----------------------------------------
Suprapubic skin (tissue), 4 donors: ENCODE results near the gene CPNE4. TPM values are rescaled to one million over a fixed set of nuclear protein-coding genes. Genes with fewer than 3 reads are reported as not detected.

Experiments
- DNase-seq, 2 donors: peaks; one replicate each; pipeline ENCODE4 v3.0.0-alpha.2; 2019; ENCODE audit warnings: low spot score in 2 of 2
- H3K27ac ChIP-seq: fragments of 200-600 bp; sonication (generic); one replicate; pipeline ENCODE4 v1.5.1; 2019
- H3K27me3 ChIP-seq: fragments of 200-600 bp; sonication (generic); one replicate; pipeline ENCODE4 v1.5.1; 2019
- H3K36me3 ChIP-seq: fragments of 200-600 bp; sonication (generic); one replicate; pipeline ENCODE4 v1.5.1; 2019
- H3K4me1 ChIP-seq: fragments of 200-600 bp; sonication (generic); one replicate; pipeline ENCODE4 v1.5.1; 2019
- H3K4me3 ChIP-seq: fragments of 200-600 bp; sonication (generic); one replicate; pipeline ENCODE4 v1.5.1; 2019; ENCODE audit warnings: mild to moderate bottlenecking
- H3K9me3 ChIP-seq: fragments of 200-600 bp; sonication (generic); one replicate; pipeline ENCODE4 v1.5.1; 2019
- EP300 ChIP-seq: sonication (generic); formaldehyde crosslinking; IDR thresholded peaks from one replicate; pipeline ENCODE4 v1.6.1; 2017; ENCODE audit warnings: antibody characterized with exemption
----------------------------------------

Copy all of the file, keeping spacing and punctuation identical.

Suprapubic skin (tissue), 4 donors: ENCODE results near the gene CPNE4. TPM values are rescaled to one million over a fixed set of nuclear protein-coding genes. Genes with fewer than 3 reads are reported as not detected.

Experiments
- DNase-seq, 2 donors: peaks; one replicate each; pipeline ENCODE4 v3.0.0-alpha.2; 2019; ENCODE audit warnings: low spot score in 2 of 2
- H3K27ac ChIP-seq: fragments of 200-600 bp; sonication (generic); one replicate; pipeline ENCODE4 v1.5.1; 2019
- H3K27me3 ChIP-seq: fragments of 200-600 bp; sonication (generic); one replicate; pipeline ENCODE4 v1.5.1; 2019
- H3K36me3 ChIP-seq: fragments of 200-600 bp; sonication (generic); one replicate; pipeline ENCODE4 v1.5.1; 2019
- H3K4me1 ChIP-seq: fragments of 200-600 bp; sonication (generic); one replicate; pipeline ENCODE4 v1.5.1; 2019
- H3K4me3 ChIP-seq: fragments of 200-600 bp; sonication (generic); one replicate; pipeline ENCODE4 v1.5.1; 2019; ENCODE audit warnings: mild to moderate bottlenecking
- H3K9me3 ChIP-seq: fragments of 200-600 bp; sonication (generic); one replicate; pipeline ENCODE4 v1.5.1; 2019
- EP300 ChIP-seq: sonication (generic); formaldehyde crosslinking; IDR thresholded peaks from one replicate; pipeline ENCODE4 v1.6.1; 2017; ENCODE audit warnings: antibody characterized with exemption